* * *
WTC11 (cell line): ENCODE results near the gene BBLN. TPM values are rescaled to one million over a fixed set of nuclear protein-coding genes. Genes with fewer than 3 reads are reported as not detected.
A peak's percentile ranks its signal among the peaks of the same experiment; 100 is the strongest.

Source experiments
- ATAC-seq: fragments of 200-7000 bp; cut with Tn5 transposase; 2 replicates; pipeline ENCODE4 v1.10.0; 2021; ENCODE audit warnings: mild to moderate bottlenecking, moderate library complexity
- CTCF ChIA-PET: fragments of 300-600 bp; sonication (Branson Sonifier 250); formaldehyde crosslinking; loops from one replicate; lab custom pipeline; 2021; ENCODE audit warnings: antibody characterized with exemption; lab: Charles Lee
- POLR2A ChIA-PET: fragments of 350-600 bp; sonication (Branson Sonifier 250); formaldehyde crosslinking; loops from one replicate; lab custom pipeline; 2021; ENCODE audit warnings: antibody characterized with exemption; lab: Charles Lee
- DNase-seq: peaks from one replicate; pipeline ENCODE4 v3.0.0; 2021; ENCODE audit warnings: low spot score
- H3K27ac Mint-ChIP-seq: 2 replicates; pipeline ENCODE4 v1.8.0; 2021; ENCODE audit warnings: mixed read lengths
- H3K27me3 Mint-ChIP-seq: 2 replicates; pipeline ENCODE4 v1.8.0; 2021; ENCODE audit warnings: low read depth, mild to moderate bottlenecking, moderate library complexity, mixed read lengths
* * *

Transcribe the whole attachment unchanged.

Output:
WTC11 (cell line): ENCODE results near the gene BBLN. TPM values are rescaled to one million over a fixed set of nuclear protein-coding genes. Genes with fewer than 3 reads are reported as not detected.
A peak's percentile ranks its signal among the peaks of the same experiment; 100 is the strongest.

Source experiments
- ATAC-seq: fragments of 200-7000 bp; cut with Tn5 transposase; 2 replicates; pipeline ENCODE4 v1.10.0; 2021; ENCODE audit warnings: mild to moderate bottlenecking, moderate library complexity
- CTCF ChIA-PET: fragments of 300-600 bp; sonication (Branson Sonifier 250); formaldehyde crosslinking; loops from one replicate; lab custom pipeline; 2021; ENCODE audit warnings: antibody characterized with exemption; lab: Charles Lee
- POLR2A ChIA-PET: fragments of 350-600 bp; sonication (Branson Sonifier 250); formaldehyde crosslinking; loops from one replicate; lab custom pipeline; 2021; ENCODE audit warnings: antibody characterized with exemption; lab: Charles Lee
- DNase-seq: peaks from one replicate; pipeline ENCODE4 v3.0.0; 2021; ENCODE audit warnings: low spot score
- H3K27ac Mint-ChIP-seq: 2 replicates; pipeline ENCODE4 v1.8.0; 2021; ENCODE audit warnings: mixed read lengths
- H3K27me3 Mint-ChIP-seq: 2 replicates; pipeline ENCODE4 v1.8.0; 2021; ENCODE audit warnings: low read depth, mild to moderate bottlenecking, moderate library complexity, mixed read lengths